The quotes I listed above were some of my favorites from the novel. When I say "favorites" I don't mean I liked them, per se, I just mean that they were some of the truest and most relatable words I've heard since my diagnosis.

So, great. I loved the book because I found it relatable...but why did other people love it?

That's where my love-hate relationship with this novel comes in. You see, I think the main reason people today love stories like this one is because of that fact alone. They're stories. There's a plot line to follow, unrealistically perfect characters to get attached to, and eventually (even if it's tragic) there's an ending with some sort of closure that results in understanding and/or comprehending.

Unfortunately, that's precisely where the problem lies...because my story, along with the story of so many other individuals, does not have an end. There isn't closure and we are far from being one of the unrealistically "perfectly sick" characters society has become accustomed to through novels like this one. We don't always have the right words. Sometimes, we don't have words at all. And unlike a book that can be flipped through in a matter of hours, we live lives filled with pain over a much longer duration of time.

Being chronically ill isn't as glamorous as our society believes it to be after reading books or watching movies solely based on fictitious circumstances. In fact, it really isn't glamorous at all. The physical and emotional pain of fighting a daily battle against your own body is both exhausting and inescapable. We learn to tolerate the pain and to make our lives go on despite it...but we can never dodge, bypass, or depart from the suffocating feeling of living with it. The future is a giant question mark and we eventually learn to be okay with that...or at least pretend to be.

I don't know how to accurately (and healthily) display, share, or communicate my emotions/pain 100% of the time and I'm not claiming to be any more capable of relating to others than anyone else in this world...but I do believe that fighting an autoimmune disease for just over 5 years has given me a unique sensitivity for others and their struggles. It makes me want to understand the things I don't even when it's difficult to. It's made me realize that only when we take the time to put ourselves in someone else's shoes will we discover that the fault isn't in our stars after all...the fault is in our understanding.


Some of the Greatest Rewards...

I'm always so shocked to discover "new" people who read the words I choose to publish here. So free to the public yet I still have "real life" friends who approach me and say, "OH MY GOSH, I had no idea you have a blog!" On the opposite end of the spectrum, there are my best friends... My little sister Madi and my sweet friend Amy, just to name two, whom I'm not sure have ever missed a post. (Hi, girls! I love you!) Occasionally I'll get a comment from my adorable Grandmother and of course there are the majority of readers I've never even met in person but feel like I'm BFF's with. :)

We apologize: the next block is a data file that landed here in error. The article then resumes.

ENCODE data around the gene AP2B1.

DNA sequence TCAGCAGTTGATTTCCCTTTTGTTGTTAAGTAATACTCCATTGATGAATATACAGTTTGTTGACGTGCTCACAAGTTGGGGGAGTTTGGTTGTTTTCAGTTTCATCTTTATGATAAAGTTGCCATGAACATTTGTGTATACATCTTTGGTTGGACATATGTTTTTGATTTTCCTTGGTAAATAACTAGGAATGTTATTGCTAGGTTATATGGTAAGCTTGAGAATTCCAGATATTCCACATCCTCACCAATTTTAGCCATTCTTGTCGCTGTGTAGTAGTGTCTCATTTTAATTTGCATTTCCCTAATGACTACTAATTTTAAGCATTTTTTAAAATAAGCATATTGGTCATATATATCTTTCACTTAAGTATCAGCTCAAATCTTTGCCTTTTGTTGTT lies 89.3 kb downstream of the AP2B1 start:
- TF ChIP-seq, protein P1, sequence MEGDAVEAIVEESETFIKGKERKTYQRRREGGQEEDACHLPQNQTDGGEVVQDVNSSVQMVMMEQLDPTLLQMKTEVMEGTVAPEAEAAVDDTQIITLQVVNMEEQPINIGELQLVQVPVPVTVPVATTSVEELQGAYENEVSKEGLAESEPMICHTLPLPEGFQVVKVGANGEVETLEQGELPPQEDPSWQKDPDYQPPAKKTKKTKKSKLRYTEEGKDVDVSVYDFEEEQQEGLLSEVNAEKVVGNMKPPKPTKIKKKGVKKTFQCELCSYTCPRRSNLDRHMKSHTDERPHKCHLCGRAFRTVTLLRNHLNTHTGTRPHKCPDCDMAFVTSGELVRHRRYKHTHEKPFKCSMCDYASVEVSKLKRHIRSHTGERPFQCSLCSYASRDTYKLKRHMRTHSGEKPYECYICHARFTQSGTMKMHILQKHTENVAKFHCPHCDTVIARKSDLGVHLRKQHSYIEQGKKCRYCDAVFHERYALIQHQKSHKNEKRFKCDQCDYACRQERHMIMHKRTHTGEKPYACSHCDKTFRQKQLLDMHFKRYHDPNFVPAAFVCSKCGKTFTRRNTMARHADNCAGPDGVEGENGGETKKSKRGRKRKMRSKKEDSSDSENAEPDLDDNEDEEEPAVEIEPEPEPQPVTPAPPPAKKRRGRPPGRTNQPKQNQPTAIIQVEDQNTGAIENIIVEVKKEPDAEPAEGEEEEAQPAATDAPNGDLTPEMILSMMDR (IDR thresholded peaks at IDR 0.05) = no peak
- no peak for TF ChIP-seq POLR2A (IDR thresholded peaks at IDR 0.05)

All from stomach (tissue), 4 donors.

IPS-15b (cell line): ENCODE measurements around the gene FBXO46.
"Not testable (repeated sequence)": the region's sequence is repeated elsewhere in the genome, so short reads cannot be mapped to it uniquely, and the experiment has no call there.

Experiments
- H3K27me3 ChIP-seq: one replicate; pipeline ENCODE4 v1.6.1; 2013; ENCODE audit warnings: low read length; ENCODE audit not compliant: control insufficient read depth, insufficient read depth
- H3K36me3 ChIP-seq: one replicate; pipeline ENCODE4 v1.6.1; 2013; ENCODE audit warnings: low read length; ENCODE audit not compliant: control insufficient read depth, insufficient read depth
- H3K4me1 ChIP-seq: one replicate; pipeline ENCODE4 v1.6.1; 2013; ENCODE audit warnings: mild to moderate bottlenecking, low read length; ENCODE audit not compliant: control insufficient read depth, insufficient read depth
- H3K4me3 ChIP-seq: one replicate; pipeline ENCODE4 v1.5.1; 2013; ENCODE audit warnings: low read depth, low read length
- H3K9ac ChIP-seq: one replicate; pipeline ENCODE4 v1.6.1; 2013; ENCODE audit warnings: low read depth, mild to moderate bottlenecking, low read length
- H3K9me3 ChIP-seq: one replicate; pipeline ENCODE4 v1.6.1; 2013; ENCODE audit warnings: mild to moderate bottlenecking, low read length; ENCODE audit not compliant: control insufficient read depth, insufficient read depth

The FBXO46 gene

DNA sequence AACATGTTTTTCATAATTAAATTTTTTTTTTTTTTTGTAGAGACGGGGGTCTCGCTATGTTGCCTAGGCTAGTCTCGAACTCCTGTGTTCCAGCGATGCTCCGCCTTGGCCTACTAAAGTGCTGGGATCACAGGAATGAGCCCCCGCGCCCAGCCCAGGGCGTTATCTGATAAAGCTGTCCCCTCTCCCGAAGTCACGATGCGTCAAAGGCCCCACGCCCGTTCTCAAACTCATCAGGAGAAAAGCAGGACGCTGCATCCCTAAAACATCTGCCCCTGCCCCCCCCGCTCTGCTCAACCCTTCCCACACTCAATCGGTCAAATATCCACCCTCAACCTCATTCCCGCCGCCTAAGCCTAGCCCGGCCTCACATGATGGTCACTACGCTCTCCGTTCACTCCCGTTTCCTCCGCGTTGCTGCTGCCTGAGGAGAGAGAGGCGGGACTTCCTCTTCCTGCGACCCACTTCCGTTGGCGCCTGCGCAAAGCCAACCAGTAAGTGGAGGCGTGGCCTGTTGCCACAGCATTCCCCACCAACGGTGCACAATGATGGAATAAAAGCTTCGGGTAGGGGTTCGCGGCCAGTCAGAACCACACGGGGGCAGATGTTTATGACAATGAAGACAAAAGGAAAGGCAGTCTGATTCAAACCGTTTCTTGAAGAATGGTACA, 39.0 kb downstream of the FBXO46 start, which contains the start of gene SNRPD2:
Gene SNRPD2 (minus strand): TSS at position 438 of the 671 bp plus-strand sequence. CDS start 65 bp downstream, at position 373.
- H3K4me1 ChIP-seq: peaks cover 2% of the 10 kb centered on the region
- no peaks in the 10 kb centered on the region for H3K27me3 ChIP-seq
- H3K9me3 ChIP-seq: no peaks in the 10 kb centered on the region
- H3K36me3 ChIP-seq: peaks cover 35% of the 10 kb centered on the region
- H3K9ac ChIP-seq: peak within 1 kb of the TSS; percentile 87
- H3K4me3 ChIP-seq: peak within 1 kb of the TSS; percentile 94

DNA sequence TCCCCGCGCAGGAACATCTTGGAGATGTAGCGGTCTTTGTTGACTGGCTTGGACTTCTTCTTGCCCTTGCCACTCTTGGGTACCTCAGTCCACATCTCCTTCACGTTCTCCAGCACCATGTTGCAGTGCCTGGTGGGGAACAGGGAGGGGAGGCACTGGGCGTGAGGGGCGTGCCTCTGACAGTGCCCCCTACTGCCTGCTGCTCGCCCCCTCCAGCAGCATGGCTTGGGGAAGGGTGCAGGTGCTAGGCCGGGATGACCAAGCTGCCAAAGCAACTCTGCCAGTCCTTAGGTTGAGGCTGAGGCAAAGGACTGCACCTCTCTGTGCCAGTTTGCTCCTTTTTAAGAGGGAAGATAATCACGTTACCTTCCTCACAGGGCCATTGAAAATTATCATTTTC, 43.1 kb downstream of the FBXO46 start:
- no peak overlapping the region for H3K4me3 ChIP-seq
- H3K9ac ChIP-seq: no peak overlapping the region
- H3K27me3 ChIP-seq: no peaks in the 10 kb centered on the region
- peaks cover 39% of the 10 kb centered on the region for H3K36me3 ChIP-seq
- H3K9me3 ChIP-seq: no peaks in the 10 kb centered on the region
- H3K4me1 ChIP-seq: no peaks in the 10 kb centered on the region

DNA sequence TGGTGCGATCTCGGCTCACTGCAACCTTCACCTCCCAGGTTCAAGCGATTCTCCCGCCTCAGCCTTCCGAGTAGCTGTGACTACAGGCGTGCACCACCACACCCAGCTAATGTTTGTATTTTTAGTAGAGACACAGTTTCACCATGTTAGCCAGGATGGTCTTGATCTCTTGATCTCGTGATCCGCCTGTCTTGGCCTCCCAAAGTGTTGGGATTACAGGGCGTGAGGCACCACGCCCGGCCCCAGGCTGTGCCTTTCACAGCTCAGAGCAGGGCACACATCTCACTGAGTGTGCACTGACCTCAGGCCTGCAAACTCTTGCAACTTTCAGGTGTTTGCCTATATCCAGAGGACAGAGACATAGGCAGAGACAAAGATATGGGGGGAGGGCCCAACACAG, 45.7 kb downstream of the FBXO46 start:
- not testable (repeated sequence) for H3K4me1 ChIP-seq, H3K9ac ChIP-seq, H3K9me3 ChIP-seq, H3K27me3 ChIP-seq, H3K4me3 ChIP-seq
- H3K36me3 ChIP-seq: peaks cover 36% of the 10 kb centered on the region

I went to a relatively small high school. I went to grade school with most all of my classmates. We grew up in the same tiny town and/or neighboring areas. I was comfortable. I was confident. My schedule was mundane and predictable. I genuinely didn't care what people thought of my blog and I must say I highly underestimated the impact my words could have.

After moving on campus to my dream school just over two weeks ago, that confidence was shattered... Especially after swapping social media handles with some of my floormates + new friends. For lack of a better word, my balloon had been popped. And not just with a tiny little needle... Oh no. It had been popped in a full-fledged fork fight and I was left to pick up all those little balloon remnants myself.

My schedule wasn't predictable anymore. I had to form new connections. And perhaps the most terrifying? I had to start over at square one. When people would ask who I am, what I plan to major in, and what I am passionate about, I had to have an answer. Quickly, it became quite apparent that I wasn't going to be able to hide who I was if I wanted to form real friendships in this new season of life.

At first, this threw me into a bit of a panic.

"Will they like me?"
"Will they think I'm weird?"
"Will they go back through my blog archives and read the abundance of emotional posts that got me through some of the most trying times in my life up to this point?" (If you're reading this and you haven't done that... DON'T.)
"THEN will they think I'm weird?"

For my first few days here, I was entirely consumed by thoughts that were thought up purely through the oh-so-defeating and pointless process of overthinking... But over the course of several conversations that led to some deep heart-to-hearts, I came to realize that there's no reason to panic, no reason to hide, and no reason to be anything less than completely confident in the person that I am today, have been in the posts that litter my archives, and will be tomorrow.

The other night as a group of us were laying on the floor of the dorm I share with my roomie, one of my floormates started following me on Twitter and asked a question about my blog. It ended up turning into an hour long conversation that led to questions about my arthritis which then in turn led to two other girls on my floor sharing that they, too, suffer from a chronic illness. Ever since that night, I've wanted to go back and whisper in the ear of the terrified Kenzie I was two weeks ago and tell her to stop playing the camouflage game. In fact, I kind of want to scream it at her for nearly preventing such special friendships from forming.

Vulnerability is a scary thing. I would go as far as saying that sometimes it feels like more of a burden than a blessing. It's a hoop that we as human beings have to jump through in every. single. relationship. we form at one point or another if we want it to grow. There's always an uncertainty when unmasking and unveiling the things that your heart longs for... The things that make you tick... The things that your deepest desires and craziest dreams are composed of... And doing so is always a risk. A venture. An opportunity for possibility... But there is also something so absolutely beautiful in sharing those things exactly.

"Some of the greatest rewards come from doing the things that scare you the most."